Marc Legare is a philosopher and motorcycle adventurist.
He has travelled extensively, worked and lived in Australia, US, and across Canada.
He has a varied working career including: Firefighter, Lawyer, Navy, Motorcycle Importer, plus others.
He chose to return to southern Saskatchewan because of his family's deep roots here.
As a columnist, Legare's columns will offer food for thought.
If we want to understand what we have lost in our society, we need look no further than our local service station. As featherbrained as this sounds, gas station history is a painful reminder of just how much we have lost in our race for speed and the illusion of betterment.
A mere three or four decades ago, a stop at the local service station was not just a speedy refueling, it was an event in itself. For those of us who remember this, little explanation is required. For those who are too young, a critique of recent gas station history is necessary. Be prepared; it is a sad trip...
In the past, getting gas was anything but drudgery, it was a social event. When you pulled up to the pump, every service station had an attendant who asked, "fill 'er up"? Then he went to work servicing your car with washing windows, checking oil levels and tire pressures. He literally attacked your car with service.
Sometimes, an extra ambitious attendant would wipe the remaining streaks left by the squeegee with towel in hand. If you needed an air filter it would be changed the instant you asked for it. Labour to change that filter was free. Some stations even had uniforms with the gas company logo and the attendants name embroidered on the pockets.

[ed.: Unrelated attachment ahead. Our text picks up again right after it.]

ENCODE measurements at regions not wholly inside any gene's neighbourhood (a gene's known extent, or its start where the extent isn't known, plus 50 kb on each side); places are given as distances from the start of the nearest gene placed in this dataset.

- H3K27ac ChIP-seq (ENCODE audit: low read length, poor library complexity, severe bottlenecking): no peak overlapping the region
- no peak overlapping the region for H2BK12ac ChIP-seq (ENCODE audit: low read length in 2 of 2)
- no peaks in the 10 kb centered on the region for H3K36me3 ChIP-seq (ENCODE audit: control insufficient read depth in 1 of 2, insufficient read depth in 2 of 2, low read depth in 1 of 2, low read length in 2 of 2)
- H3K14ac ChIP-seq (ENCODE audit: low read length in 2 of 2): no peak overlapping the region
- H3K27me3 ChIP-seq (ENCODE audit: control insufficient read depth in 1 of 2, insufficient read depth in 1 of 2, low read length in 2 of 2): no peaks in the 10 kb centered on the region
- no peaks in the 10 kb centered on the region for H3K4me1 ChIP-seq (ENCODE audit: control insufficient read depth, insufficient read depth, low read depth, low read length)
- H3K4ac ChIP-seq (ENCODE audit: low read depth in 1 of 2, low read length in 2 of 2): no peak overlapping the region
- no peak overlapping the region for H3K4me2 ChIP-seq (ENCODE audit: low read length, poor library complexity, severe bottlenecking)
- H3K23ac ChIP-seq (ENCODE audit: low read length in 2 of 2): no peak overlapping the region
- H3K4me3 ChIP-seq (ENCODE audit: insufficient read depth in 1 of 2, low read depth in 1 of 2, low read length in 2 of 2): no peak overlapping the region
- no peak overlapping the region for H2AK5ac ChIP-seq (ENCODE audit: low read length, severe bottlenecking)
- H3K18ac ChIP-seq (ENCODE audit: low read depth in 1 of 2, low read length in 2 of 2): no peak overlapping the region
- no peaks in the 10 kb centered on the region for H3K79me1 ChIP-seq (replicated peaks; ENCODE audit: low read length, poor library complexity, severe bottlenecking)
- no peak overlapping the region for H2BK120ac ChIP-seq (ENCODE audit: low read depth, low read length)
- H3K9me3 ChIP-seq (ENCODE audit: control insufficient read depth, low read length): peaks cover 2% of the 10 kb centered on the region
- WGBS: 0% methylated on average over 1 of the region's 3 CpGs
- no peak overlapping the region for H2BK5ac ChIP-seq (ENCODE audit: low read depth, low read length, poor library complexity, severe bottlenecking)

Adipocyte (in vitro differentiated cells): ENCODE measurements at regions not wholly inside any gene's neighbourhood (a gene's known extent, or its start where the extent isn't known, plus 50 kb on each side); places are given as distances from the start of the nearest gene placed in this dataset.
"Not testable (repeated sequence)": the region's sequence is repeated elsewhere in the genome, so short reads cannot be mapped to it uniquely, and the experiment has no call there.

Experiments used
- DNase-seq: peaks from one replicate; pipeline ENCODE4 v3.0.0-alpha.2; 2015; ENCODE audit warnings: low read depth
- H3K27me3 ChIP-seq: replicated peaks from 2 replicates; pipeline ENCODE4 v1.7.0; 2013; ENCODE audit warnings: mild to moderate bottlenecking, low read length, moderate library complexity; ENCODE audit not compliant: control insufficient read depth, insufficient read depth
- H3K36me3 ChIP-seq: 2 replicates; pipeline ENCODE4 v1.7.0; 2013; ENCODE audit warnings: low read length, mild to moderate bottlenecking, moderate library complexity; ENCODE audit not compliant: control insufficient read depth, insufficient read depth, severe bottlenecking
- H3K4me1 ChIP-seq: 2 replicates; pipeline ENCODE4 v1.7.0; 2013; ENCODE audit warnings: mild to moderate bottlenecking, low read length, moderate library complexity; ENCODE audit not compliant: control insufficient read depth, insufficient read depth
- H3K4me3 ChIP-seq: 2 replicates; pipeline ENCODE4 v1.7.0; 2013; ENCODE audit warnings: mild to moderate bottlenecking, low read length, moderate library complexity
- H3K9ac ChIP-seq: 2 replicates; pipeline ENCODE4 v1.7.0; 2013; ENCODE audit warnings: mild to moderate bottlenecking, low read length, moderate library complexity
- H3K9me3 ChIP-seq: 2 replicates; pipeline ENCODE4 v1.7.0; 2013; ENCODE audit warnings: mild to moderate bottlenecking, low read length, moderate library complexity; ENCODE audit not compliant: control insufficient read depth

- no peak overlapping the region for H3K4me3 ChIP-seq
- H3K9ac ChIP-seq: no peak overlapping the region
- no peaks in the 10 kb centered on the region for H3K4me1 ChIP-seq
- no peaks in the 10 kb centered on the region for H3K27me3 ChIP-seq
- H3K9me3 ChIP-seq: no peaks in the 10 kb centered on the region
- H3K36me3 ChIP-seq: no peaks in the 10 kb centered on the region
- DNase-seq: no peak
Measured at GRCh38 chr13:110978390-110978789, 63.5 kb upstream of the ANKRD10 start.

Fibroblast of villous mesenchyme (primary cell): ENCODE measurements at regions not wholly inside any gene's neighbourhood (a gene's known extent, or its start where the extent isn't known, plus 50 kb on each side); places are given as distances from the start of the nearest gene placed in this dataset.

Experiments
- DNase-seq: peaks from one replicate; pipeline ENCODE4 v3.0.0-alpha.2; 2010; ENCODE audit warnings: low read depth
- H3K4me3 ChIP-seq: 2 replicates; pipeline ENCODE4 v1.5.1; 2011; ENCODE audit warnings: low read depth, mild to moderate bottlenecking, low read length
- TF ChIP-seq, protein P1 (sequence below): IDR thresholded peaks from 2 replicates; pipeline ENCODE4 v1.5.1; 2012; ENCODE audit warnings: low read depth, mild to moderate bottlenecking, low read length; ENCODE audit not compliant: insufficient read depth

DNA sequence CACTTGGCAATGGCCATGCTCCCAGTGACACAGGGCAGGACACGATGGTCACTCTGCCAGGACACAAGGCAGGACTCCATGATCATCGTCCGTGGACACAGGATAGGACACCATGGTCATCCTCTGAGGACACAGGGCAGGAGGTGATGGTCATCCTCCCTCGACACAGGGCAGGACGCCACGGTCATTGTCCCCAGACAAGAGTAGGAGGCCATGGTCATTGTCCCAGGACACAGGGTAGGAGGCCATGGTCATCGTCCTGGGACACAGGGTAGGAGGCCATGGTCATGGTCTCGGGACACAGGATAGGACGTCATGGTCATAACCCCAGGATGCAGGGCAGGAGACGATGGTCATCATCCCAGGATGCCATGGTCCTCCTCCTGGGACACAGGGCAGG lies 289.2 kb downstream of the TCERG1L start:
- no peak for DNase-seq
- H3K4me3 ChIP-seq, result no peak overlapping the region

Few, if any, service stations of times-gone-by were without a mechanic. Generally, they were always available without an appointment to do minor repairs. Tires, batteries, hoses, belts and all routine maintenance items were available and their immediate installation was a mere request away. Most often the mechanic knew your car intimately. The list of previous repairs were known by that mechanic because they were likely the one who did those repairs. In short, that mechanic had a "relationship" with you and your car.
Now let's return to our ugly modernity.
Very few gas stations still pump gas for you. Tires are not checked and wiping your windows after the squeegee treatment is a forgotten art form. Some modern stations don't have washrooms, and as for the ever present mechanic of the past, he is gone. You need to check your air pressure yourself and if you do need air, many of the present-day gas stations either don't have it or charge for it.
Personal interactions provided by the old stations have vaporized. This depersonalization is only heightened due to the now ever present plexiglass panel that separates you from the contemporary cashier.
The greatest tragedy, however, in turning away from those once hallowed old-school service stations is the loss of trust. The vast majority of gas stations no long allow you to fill your tank unless it is paid for first.
The service station of old was in business to make money, yet in doing so, it provided a certain level of humanity and trust in addition to the business end of it. They offered more than just gas, they provided real, personal, up close, service. Hence the word "service station". The modern gas station does not deserve the name "service station," at best, they should be relegated to "fuel store".
While we are galloping along in search of an "improved life," it would be good to remember just how much we have lost. The loss of the old-time service station is one of countless high prices we have paid for our purportedly more sophisticated lives of today.
Wouldn't it be fantastic to be able to pull into one of those grand old stations just one more time. However, that is a foolish want, because we are living a superior life now, aren't we?
It is disconcerting to recall the words of John Steinbeck who wrote, "A dying people tolerate the present, reject the future and find satisfaction in past greatness and half-remembered glory".
Steinbeck's quote is revealing if you are similar to me and have the longing for a stop at an old-styled, now non-existent, service station. It may well be that we may not be exactly dying just yet, but maybe we are living a not so wonderful life in our own time.
The views and opinions expressed in this article are those of the author, and do not necessarily reflect the position of this publication.